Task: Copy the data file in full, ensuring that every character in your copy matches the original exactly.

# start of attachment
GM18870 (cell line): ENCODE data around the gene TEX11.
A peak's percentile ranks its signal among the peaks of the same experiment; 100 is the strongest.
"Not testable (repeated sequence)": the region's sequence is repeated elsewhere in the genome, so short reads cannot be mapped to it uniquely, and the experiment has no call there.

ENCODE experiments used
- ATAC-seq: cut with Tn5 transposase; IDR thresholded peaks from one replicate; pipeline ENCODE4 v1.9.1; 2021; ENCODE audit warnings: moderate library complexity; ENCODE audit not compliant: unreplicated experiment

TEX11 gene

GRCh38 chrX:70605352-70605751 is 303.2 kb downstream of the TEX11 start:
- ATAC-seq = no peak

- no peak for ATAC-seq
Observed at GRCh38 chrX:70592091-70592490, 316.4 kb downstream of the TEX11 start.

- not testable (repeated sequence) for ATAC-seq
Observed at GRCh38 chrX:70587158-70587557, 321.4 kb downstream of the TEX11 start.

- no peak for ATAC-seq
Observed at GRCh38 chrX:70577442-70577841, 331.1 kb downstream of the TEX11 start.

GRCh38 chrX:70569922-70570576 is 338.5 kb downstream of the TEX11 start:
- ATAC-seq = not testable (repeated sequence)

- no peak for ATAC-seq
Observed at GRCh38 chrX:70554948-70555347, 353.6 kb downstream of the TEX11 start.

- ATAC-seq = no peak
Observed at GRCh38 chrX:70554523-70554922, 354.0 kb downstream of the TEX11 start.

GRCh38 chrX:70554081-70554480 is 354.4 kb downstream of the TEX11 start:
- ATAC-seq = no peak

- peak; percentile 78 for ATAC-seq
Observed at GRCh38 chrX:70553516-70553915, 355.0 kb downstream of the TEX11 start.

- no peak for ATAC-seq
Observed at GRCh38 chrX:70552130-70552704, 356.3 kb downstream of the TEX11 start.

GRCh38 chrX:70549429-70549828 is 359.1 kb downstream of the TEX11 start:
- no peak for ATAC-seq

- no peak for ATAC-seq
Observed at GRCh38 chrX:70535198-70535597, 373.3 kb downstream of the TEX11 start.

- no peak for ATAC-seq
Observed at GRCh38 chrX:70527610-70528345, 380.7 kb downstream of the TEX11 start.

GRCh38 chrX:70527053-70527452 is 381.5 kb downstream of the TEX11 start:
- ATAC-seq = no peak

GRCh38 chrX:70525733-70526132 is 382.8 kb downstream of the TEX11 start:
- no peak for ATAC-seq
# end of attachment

GM18870 (cell line): ENCODE data around the gene TEX11.
A peak's percentile ranks its signal among the peaks of the same experiment; 100 is the strongest.
"Not testable (repeated sequence)": the region's sequence is repeated elsewhere in the genome, so short reads cannot be mapped to it uniquely, and the experiment has no call there.

ENCODE experiments used
- ATAC-seq: cut with Tn5 transposase; IDR thresholded peaks from one replicate; pipeline ENCODE4 v1.9.1; 2021; ENCODE audit warnings: moderate library complexity; ENCODE audit not compliant: unreplicated experiment

TEX11 gene

GRCh38 chrX:70605352-70605751 is 303.2 kb downstream of the TEX11 start:
- ATAC-seq = no peak

- no peak for ATAC-seq
Observed at GRCh38 chrX:70592091-70592490, 316.4 kb downstream of the TEX11 start.

- not testable (repeated sequence) for ATAC-seq
Observed at GRCh38 chrX:70587158-70587557, 321.4 kb downstream of the TEX11 start.

- no peak for ATAC-seq
Observed at GRCh38 chrX:70577442-70577841, 331.1 kb downstream of the TEX11 start.

GRCh38 chrX:70569922-70570576 is 338.5 kb downstream of the TEX11 start:
- ATAC-seq = not testable (repeated sequence)

- no peak for ATAC-seq
Observed at GRCh38 chrX:70554948-70555347, 353.6 kb downstream of the TEX11 start.

- ATAC-seq = no peak
Observed at GRCh38 chrX:70554523-70554922, 354.0 kb downstream of the TEX11 start.

GRCh38 chrX:70554081-70554480 is 354.4 kb downstream of the TEX11 start:
- ATAC-seq = no peak

- peak; percentile 78 for ATAC-seq
Observed at GRCh38 chrX:70553516-70553915, 355.0 kb downstream of the TEX11 start.

- no peak for ATAC-seq
Observed at GRCh38 chrX:70552130-70552704, 356.3 kb downstream of the TEX11 start.

GRCh38 chrX:70549429-70549828 is 359.1 kb downstream of the TEX11 start:
- no peak for ATAC-seq

- no peak for ATAC-seq
Observed at GRCh38 chrX:70535198-70535597, 373.3 kb downstream of the TEX11 start.

- no peak for ATAC-seq
Observed at GRCh38 chrX:70527610-70528345, 380.7 kb downstream of the TEX11 start.

GRCh38 chrX:70527053-70527452 is 381.5 kb downstream of the TEX11 start:
- ATAC-seq = no peak

GRCh38 chrX:70525733-70526132 is 382.8 kb downstream of the TEX11 start:
- no peak for ATAC-seq